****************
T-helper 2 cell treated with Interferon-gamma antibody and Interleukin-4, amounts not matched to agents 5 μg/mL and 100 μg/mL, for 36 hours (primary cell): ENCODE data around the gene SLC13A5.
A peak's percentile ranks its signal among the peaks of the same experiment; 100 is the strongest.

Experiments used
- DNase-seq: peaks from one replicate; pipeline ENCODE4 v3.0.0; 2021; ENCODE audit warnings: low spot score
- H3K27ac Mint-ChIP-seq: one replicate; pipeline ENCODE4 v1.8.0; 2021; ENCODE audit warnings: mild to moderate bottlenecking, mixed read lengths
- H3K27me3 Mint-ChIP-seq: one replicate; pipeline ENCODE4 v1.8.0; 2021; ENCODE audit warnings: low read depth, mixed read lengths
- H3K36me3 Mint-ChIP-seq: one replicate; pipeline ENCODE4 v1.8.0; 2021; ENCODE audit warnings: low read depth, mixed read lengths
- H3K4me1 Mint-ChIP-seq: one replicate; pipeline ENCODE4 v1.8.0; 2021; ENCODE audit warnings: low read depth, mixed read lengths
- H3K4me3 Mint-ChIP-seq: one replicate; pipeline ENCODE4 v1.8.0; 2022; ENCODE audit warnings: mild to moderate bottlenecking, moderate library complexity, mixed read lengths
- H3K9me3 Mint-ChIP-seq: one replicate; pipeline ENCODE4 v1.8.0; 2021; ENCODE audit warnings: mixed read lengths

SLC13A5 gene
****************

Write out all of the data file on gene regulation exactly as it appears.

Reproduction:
T-helper 2 cell treated with Interferon-gamma antibody and Interleukin-4, amounts not matched to agents 5 μg/mL and 100 μg/mL, for 36 hours (primary cell): ENCODE data around the gene SLC13A5.
A peak's percentile ranks its signal among the peaks of the same experiment; 100 is the strongest.

Experiments used
- DNase-seq: peaks from one replicate; pipeline ENCODE4 v3.0.0; 2021; ENCODE audit warnings: low spot score
- H3K27ac Mint-ChIP-seq: one replicate; pipeline ENCODE4 v1.8.0; 2021; ENCODE audit warnings: mild to moderate bottlenecking, mixed read lengths
- H3K27me3 Mint-ChIP-seq: one replicate; pipeline ENCODE4 v1.8.0; 2021; ENCODE audit warnings: low read depth, mixed read lengths
- H3K36me3 Mint-ChIP-seq: one replicate; pipeline ENCODE4 v1.8.0; 2021; ENCODE audit warnings: low read depth, mixed read lengths
- H3K4me1 Mint-ChIP-seq: one replicate; pipeline ENCODE4 v1.8.0; 2021; ENCODE audit warnings: low read depth, mixed read lengths
- H3K4me3 Mint-ChIP-seq: one replicate; pipeline ENCODE4 v1.8.0; 2022; ENCODE audit warnings: mild to moderate bottlenecking, moderate library complexity, mixed read lengths
- H3K9me3 Mint-ChIP-seq: one replicate; pipeline ENCODE4 v1.8.0; 2021; ENCODE audit warnings: mixed read lengths

SLC13A5 gene